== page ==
Nominee to oversee pandemic rescue funds grilled over Trump ties
WASHINGTON — Senate Banking Committee members on Tuesday grilled a White House lawyer nominated to help lead the oversight of the Trump administration’s use of congressionally appropriated money to respond to the coronavirus pandemic
If confirmed, Brian Miller would assume the role of special inspector general for pandemic response, an office Congress created when it passed the coronavirus rescue package in March. The bill allocated about $500 billion to the Treasury Department to distribute to households and businesses affected by the coronavirus.
The new watchdog role — one of three oversight positions creating to monitor spending of the $2 trillion stimulus package — could extend to overseeing funds Treasury provides for the Federal Reserve's emergency credit facilities, such as the Main Street Lending Program and the Paycheck Protection Program Liquidity Facility.
The Trump administration has been criticized for challenging scrutiny of its allocation of the stimulus funds, and recently dismissed acting Defense Department Inspector General Glenn Fine, who was expected to have a role in overseeing implemention of the rescue package.
At the hearing in which many lawmakers appeared via video chat, Miller refused to answer most questions about his role as White House counsel, which included work dealing with the impeachment proceedings against President Trump. The hearing also included questioning of the administration's nominee to lead the Federal Housing Administration.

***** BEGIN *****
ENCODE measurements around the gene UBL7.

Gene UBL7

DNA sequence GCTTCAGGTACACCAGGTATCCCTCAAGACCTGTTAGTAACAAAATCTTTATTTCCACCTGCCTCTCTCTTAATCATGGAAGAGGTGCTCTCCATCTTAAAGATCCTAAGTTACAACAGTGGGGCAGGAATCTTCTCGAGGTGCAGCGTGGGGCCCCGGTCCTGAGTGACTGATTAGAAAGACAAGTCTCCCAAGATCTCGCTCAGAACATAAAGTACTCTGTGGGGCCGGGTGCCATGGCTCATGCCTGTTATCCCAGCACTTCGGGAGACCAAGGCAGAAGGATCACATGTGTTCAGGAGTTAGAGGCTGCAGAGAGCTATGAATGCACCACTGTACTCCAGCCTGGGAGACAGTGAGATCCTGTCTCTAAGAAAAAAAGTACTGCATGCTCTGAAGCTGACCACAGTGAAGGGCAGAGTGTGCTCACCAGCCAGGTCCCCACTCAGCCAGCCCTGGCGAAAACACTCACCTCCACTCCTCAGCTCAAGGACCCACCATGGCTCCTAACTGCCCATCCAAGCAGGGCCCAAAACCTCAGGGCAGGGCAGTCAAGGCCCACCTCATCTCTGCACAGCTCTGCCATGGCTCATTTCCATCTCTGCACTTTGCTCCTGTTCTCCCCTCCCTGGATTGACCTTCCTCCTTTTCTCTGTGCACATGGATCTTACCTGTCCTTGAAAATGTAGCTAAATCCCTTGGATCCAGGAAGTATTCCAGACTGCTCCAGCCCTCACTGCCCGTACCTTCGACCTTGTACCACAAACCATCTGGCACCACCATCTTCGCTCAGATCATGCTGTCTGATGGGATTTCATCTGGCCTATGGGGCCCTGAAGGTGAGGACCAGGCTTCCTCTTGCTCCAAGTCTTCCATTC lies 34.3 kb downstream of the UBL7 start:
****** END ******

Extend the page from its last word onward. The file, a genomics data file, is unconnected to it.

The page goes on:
While Republicans on the committee appeared to support Miller’s nomination, Democrats were more skeptical, questioning whether Miller could be an impartial figure given his ties in the Trump administration.
“President Trump has shown outright hostility toward anyone who tries to hold him accountable to the American people he serves, including inspectors general,” said Sen. Sherrod Brown, D-Ohio, the ranking member of the committee. “All of these professionals did their jobs and exposed misconduct in the Administration.”
But Miller refused to answer any questions about Fine’s dismissal, often appearing to read from a prepared statement.
“My ability to respond to questions about what goes on in the White House Counsel's Office or the White House may be limited by my ethical obligations — ethical obligations that bind all lawyers,” Miller said more than once in response to questions.
Sen. Elizabeth Warren, D-Mass., pushed Miller to answer questions about what he would consider to be waste, fraud or abuse of government funds if he were confirmed as special inspector general.
“How about when companies are lobbying Congress, or the White House, either one — you said you want to look at both — how about that?” she said. “Is that a potential circumstance you'd want to investigate?”
Initially, Miller said he felt uncomfortable answering hypothetical questions, but eventually pledged that he would “investigate any area that I think is an abuse of these monies.”